Seeking Out Giants in Northern Ireland

On a weekend trip to Belfast, we used one of our days to jaunt outside of the city toward the coast, sites of filming the Game of Thrones series, and the home of Irish whisky. The trip is a full day but only an hour outside of Belfast.

The Dark Hedges

The Dark Hedges is located in rural Ballymoney, County Antrim, northwest of Belfast. On the way there, it doesn’t immediately feel like you are destined for Westeros (Game of Thrones), but this quiet road filled with twisty, turny beech trees does feel otherworldly. Make this the first stop to avoid the tourists who arrive in droves.

Emily & Tom at Giant’s Causeway

Similarly, Ballintoy Harbor, north of Ballymoney provides a view of the Iron Islands and a quaint fishing village to explore.

Ballintoy Harbor, Northern Ireland

Close by is the Carrick-a-Rede rope bridge, where, if you close your eyes, you can imagine living in the fisherman’s cottage, on the tiny island, at the edge of the world. This 350 year old rope bridge connects the wee island with the mainland, and is suspended almost 100 feet above sea level. For some people, the rickety swinging rope bridge is rather terrifying, as the water swirls below crashing on the jagged rocks.

Rope bridge at Carrick-a-Rede

The crown jewel of being further afield from Belfast is the Giant’s Causeway. Behind the large visitor center lies a wealth of fun and fascinating walks. The admission gives you access to an audio guide that provides the stories behind the myths. The Giant’s Causeway is a series of basalt columns or biscuits. The science behind the columns is boring, the legend entertaining.

Rather than basalt columns made hexagonal by melting and cooling, according to legend, the columns and biscuits are the remains of a causeway built by a giant. As the story is told, Irish giant Finn MacCool was challenged to a fight by the Scottish giant Benandonner. Finn accepted the challenge and built the causeway across the North Channel to Scotland so the giants could meet. After Finn sees Benandonner’s size, he retreats and hides. Finn’s wife then disguises him as a baby and when Benandonner sees the size of the baby, he reckons that Finn must be a giant among giants and flees to Scotland, destroying the causeway behind him. Across the sea in Scotland, the same basalt columns exist at Staffa.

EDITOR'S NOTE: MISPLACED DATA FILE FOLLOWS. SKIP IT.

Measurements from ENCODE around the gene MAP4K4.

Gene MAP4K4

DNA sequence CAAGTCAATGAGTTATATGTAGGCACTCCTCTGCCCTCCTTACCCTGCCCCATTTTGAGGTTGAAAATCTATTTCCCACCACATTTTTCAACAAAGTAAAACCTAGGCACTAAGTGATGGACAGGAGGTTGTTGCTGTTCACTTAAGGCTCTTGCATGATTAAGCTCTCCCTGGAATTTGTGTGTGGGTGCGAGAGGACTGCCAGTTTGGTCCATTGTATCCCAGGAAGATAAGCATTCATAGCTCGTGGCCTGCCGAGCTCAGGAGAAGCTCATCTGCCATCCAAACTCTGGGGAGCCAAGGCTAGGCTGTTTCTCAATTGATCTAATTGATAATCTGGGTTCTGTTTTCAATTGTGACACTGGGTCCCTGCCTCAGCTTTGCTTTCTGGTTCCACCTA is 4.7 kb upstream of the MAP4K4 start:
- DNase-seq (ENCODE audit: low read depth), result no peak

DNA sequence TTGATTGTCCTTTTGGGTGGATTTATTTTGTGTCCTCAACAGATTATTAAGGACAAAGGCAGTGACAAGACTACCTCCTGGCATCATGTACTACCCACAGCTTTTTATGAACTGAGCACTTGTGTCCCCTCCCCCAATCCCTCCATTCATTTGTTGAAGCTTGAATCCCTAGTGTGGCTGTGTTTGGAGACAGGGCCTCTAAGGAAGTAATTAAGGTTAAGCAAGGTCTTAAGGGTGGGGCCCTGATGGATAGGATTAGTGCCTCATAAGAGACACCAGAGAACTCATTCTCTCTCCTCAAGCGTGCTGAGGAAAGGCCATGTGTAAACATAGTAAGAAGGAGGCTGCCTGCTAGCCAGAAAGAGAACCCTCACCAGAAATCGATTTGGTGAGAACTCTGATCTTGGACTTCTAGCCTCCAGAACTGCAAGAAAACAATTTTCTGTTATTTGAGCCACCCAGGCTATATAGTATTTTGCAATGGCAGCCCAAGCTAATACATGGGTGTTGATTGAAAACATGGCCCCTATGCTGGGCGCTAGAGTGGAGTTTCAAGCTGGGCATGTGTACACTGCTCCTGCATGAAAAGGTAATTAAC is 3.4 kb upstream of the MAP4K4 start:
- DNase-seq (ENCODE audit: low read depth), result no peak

The view of the Giant’s Causeway from the sea
The basalt columns/biscuits
Finn MacCool’s shoe
Basalt columns
Emily & Tom at Giant’s Causeway

The Giant’s Causeway UNESCO World Heritage site is large and permits an all day hike if you want it.

A good hike needs to be finished with a reward so we drove 15 minutes to the wee town of Bushmills for a visit to the famous distillery of the same name. The distillery tour is awesome considering the amount of hands-on touring you experience from tasting mash to smelling barley. The additional advantage of the tour is that it ends with a tasting of Bushmill’s range of whiskies. Pay attention to the website for announcements concerning “Silent Season,” when the 400 year old distillery undergoes periodic maintenance and no tours are offered. In the town of Bushmills, there are a few restaurants worth seeking out, but we hit up The Hip Chip, a chip shop and fish shack for beautifully crispy golden delicious cod and haddock cooked to order.

Old Bushmills Distillery
The distillery tour
The town of Bushmills
The Hip Chip for great fried fish

From Bushmills, it was a lovely 2-hour drive along the coast as the sun began too get lower in the sky back to Belfast for dusk and dinner.

Drive along the coast of Northern Ireland returning to Belfast
A stop along the drive to sit by the sea facing Scotland
Belfast City Hall at dusk

We did this day-trip in November when the days are shorter so more time can be spent in summer at each of these stops. This was an easy trip and one that we would certainly do again.

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